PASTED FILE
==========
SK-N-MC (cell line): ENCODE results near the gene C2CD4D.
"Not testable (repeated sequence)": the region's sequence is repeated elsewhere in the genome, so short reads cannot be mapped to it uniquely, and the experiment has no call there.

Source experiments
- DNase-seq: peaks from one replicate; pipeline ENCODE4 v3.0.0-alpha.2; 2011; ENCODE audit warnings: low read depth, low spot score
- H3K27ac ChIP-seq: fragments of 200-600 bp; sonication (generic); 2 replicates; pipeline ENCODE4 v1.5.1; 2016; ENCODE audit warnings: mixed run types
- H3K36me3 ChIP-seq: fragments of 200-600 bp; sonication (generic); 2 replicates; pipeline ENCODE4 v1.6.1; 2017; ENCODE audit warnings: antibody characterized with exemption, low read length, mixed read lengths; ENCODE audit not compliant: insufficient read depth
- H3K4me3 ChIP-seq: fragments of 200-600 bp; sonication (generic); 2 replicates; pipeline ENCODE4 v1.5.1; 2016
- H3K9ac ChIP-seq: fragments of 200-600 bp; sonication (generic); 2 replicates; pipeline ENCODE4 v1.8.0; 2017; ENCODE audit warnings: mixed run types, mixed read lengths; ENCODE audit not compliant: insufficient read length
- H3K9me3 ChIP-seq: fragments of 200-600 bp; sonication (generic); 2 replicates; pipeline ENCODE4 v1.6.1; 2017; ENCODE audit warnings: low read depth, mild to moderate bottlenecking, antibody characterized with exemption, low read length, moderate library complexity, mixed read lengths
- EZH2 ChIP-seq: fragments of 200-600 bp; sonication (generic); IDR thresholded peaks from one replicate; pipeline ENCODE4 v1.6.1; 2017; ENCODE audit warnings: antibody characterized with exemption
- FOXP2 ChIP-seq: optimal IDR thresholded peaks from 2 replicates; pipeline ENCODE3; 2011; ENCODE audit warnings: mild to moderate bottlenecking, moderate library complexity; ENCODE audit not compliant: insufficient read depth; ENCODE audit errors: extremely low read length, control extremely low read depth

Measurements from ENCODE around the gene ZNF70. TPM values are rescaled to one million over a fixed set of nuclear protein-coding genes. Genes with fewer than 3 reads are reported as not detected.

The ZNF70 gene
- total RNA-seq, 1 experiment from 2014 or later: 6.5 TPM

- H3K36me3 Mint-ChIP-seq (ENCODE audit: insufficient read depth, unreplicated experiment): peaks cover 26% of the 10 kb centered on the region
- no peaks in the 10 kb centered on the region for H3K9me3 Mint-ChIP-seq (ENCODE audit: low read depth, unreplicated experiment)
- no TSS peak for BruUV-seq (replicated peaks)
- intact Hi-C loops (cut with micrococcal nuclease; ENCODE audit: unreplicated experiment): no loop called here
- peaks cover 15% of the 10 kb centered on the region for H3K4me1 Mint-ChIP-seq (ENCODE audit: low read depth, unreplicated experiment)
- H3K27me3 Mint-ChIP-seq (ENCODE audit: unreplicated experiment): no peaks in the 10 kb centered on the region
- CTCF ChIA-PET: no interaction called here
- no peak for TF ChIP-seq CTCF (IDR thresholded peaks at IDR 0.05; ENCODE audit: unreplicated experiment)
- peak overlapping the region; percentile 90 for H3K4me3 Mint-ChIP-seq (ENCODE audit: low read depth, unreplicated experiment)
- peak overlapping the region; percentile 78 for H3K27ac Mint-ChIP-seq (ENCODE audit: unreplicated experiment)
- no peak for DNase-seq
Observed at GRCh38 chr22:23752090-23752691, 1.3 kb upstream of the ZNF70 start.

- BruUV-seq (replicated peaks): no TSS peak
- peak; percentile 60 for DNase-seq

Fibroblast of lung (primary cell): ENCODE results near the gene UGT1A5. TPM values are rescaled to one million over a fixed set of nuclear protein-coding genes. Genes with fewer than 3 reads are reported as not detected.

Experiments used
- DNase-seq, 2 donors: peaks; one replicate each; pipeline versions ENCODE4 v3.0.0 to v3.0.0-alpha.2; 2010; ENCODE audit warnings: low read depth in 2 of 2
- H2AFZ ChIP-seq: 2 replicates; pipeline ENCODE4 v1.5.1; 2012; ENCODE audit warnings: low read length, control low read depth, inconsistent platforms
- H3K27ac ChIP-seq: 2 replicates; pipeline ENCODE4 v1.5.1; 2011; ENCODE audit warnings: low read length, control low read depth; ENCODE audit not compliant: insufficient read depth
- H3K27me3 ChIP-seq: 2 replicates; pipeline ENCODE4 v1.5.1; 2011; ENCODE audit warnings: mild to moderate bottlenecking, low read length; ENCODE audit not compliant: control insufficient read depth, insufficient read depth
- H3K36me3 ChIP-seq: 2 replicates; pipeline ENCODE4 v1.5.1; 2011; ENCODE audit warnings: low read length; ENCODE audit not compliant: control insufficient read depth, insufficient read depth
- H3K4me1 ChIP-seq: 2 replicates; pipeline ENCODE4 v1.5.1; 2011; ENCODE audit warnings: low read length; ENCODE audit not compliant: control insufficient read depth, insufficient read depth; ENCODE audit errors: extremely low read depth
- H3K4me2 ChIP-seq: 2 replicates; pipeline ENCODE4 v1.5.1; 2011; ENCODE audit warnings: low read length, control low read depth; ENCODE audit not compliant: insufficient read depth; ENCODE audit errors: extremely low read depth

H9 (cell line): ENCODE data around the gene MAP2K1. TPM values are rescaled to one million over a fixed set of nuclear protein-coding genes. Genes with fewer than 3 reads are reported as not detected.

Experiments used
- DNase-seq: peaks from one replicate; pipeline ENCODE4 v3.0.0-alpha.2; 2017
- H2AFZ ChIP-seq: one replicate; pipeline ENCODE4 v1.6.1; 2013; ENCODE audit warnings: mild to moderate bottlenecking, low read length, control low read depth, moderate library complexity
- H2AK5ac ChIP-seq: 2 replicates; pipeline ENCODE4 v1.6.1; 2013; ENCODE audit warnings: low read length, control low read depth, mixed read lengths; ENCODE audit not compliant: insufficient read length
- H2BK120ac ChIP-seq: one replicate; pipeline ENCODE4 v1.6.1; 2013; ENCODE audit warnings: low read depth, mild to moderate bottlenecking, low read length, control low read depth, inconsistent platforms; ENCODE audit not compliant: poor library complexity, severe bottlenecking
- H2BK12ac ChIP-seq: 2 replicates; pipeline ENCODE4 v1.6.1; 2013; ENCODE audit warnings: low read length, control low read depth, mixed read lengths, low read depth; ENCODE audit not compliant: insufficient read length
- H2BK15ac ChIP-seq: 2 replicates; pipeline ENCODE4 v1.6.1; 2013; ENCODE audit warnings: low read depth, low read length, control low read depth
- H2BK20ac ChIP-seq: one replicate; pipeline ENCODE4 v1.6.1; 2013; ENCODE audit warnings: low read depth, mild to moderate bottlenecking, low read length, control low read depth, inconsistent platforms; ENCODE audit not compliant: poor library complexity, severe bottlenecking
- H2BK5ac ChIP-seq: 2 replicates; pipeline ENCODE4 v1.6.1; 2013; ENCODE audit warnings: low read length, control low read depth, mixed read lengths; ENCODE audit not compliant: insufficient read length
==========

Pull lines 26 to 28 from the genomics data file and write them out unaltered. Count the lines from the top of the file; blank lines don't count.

Observed at GRCh38 chr22:23752090-23752691, 1.3 kb upstream of the ZNF70 start.

- BruUV-seq (replicated peaks): no TSS peak
- peak; percentile 60 for DNase-seq